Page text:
Does vitamin C really do something

Vitamin C - surprisingly healthy?

What is behind the advertising claims for vitamin C-containing food supplements?

Food supplements containing vitamin C usually contain between 50 mg and 1000 mg of vitamin C, but some are also extremely dosed in much higher amounts. They are often offered in combination with zinc and selenium or iron, beta-carotene or vitamin E. The manufacturers recommend the products "for smokers", "in cold, wet weather" or "stress". When marketing these products, only certain health-related statements may be made. These statements are precisely defined at the European level.

For vitamin C are i.a. the following health-related advertising statements are allowed, published in the Official Journal of the European Union:

  • Vitamin C contributes to the normal function of the immune system during and after intense physical activity.
  • Vitamin C contributes to normal collagen formation for normal function of the blood vessels (bones, cartilage function, gums, skin, teeth).
  • Vitamin C contributes to normal psychological function.
  • Vitamin C contributes to the normal function of the immune system.
  • Vitamin C helps protect cells from oxidative stress.
  • Vitamin C helps reduce tiredness and fatigue.
  • Vitamin C increases iron absorption.
  • Vitamin C contributes to the regeneration of the reduced form of vitamin E.

Most of the time, these statements are only about maintaining normal functions, not improving function. Here is a complete listing of the allowed statements.

The often propagated precautionary intake of vitamin C to prevent or alleviate the course of the disease from colds could not be proven after evaluating various studies. Exceptions could possibly be people under extreme physical strain (marathon runners, skiers, soldiers) or in very cold surroundings.

Press reports on the treatment of Covid 19 with vitamin C are clinical studies on seriously ill patients who are given high-dose vitamin C (drug!) As an infusion. It remains to be seen whether this will be successful. Vitamin C as a dietary supplement does not protect against infection with the corona virus (Sars Cov 2).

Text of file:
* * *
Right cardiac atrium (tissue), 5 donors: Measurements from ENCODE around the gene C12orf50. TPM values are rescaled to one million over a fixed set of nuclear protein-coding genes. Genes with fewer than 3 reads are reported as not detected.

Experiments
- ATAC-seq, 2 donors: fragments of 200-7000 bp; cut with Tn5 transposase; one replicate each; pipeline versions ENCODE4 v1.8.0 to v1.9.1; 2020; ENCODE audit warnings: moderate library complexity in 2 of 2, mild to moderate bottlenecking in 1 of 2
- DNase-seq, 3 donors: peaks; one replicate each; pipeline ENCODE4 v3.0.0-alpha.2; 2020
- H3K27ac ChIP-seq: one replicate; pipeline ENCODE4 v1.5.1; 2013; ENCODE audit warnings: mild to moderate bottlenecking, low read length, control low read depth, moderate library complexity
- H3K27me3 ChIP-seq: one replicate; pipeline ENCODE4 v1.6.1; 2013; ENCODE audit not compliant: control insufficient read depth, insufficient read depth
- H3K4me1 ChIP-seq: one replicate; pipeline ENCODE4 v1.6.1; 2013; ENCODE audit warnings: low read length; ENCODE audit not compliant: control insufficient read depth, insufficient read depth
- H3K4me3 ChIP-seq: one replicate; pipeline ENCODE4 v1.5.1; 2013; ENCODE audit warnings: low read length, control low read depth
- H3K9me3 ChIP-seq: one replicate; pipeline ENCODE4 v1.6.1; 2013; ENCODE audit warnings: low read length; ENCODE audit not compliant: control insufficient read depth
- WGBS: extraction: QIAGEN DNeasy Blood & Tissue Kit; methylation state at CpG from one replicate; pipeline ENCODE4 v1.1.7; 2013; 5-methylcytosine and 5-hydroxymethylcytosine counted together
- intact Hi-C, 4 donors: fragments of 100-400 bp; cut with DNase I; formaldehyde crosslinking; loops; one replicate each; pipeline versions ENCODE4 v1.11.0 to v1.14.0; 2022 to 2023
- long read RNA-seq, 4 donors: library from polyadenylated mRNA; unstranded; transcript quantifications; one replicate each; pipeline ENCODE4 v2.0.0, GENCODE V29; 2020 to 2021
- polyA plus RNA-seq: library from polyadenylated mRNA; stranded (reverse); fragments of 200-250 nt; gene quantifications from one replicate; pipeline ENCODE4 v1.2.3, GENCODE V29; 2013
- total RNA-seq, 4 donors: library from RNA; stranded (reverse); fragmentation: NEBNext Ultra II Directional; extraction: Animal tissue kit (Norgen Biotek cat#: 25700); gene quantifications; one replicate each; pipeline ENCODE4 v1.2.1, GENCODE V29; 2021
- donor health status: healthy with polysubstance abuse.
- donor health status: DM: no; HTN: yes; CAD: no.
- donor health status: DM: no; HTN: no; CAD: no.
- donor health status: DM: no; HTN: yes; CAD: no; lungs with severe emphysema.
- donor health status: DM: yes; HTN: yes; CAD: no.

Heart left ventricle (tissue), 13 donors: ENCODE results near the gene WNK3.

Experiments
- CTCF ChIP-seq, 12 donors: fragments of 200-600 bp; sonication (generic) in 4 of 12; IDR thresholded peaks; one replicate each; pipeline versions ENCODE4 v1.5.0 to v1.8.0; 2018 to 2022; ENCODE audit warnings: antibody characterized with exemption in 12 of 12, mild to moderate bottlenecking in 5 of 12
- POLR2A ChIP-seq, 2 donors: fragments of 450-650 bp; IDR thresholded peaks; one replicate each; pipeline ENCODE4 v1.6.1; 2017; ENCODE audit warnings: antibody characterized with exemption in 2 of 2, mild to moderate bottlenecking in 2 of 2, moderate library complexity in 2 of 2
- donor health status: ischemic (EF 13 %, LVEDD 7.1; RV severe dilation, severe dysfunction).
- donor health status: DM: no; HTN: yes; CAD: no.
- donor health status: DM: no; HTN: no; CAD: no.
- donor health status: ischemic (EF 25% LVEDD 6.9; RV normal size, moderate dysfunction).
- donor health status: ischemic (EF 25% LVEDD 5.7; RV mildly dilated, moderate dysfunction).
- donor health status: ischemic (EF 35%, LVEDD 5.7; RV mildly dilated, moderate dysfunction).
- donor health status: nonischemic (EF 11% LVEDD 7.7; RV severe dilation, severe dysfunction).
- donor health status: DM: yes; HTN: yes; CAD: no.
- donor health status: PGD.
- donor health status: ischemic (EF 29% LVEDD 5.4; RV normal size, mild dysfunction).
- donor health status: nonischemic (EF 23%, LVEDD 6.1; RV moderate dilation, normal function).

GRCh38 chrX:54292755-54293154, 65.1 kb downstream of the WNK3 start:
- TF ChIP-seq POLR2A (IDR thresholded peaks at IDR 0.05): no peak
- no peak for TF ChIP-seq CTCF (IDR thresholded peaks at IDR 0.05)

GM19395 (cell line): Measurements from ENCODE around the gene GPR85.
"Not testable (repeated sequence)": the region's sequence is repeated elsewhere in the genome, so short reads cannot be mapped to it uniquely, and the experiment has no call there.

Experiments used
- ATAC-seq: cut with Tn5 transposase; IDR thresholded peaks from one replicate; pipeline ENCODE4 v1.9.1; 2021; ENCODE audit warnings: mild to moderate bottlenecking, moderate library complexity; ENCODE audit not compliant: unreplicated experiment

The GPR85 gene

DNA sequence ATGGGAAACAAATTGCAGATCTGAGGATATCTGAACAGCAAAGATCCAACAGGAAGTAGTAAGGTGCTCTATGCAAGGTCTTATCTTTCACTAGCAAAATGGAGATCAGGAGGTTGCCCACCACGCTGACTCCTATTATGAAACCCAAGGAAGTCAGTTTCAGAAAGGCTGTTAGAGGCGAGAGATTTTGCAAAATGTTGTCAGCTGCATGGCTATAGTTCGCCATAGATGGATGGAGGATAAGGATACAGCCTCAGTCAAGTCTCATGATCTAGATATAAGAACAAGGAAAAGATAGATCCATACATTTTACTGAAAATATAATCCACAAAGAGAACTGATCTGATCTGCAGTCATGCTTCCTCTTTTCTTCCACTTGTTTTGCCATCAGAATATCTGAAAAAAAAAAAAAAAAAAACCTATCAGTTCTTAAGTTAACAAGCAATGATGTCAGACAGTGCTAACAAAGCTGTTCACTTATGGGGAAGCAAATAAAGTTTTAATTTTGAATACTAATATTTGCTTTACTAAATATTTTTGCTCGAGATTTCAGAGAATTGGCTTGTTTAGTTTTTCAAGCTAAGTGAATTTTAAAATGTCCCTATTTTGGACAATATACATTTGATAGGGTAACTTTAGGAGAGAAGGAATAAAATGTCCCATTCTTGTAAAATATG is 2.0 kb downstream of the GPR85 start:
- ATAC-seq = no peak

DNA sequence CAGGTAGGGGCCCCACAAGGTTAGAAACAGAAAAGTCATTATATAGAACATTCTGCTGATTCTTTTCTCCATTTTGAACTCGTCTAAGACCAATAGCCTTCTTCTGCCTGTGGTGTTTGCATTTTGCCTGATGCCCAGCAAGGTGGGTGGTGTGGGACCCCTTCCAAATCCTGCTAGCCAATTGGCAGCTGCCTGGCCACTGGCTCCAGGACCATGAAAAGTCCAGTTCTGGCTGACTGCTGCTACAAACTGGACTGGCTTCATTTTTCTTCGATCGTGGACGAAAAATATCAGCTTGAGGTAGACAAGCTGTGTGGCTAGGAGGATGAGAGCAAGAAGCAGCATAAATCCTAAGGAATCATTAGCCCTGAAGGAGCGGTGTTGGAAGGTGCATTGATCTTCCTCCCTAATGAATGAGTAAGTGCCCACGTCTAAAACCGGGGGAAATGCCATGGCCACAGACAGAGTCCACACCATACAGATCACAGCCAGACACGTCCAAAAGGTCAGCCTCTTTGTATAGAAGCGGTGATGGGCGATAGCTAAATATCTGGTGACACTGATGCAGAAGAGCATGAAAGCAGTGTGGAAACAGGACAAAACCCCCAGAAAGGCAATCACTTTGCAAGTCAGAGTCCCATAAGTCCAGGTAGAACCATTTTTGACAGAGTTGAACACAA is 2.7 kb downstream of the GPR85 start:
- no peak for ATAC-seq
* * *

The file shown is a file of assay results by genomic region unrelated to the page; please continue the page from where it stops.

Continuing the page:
What should I look out for when using products containing vitamin C?

Vitamin C is considered harmless. It is soluble in water and is excreted in the urine and feces. An intake of vitamin C in excess of the requirement is of no benefit. Once saturation is reached, it is no longer possible to record.

The European safety authority EFSA assumes that no harmful side effects are to be expected from a daily intake of up to 1 g of vitamin C (in addition to food). The Federal Institute for Risk Assessment recommends a maximum amount in food supplements of 250 mg / day.

However, a very high dose of 3 to 4 g / day can lead to flatulence and diarrhea. It is discussed whether the oxalic acid that is formed when ascorbic acid is broken down leads to kidney and bladder stones (oxalate stones) in the event of a permanent, heavy overdose. The Professional Association of German Internists (BDI) therefore recommends that people who tend to develop kidney stones or who have already had kidney stones do not regularly take high-dose vitamin C supplements (> 1 g / day).

It is important to ensure that the ascorbic acid does not stay too long in the mouth, as this can lead to acid-related corrosion of the tooth enamel.

Those who store too much iron for hereditary reasons (iron storage disease, hemochromatosis) should consume a maximum of 500 mg of vitamin C per day (including food) and take at least 2 hours away from meals containing iron or meat. And do not use dietary supplements containing vitamin C without first consulting your doctor.

What does the body need vitamin C for?

The water-soluble vitamin C, also called ascorbic acid, is vital and has many different tasks. It releases electrons and traps free radicals like reactive oxygen molecules, so it has antioxidant effects, i.e. it reduces oxidative damage in the body. Vitamin C plays a key role in the development of collagen (connective tissue, cartilage and bones), carnitine and hormones. It promotes iron absorption and inhibits the carcinogenic nitrosamine formation.

The recommended vitamin C intake for men is 110 mg / day, for women 95 mg / day. 105 mg / day is recommended for pregnant women and 125 mg / day for breastfeeding women. The metabolic losses and safety margins are taken into account in these values. A fasting plasma concentration of ascorbate of 50 µgmol / l should be guaranteed.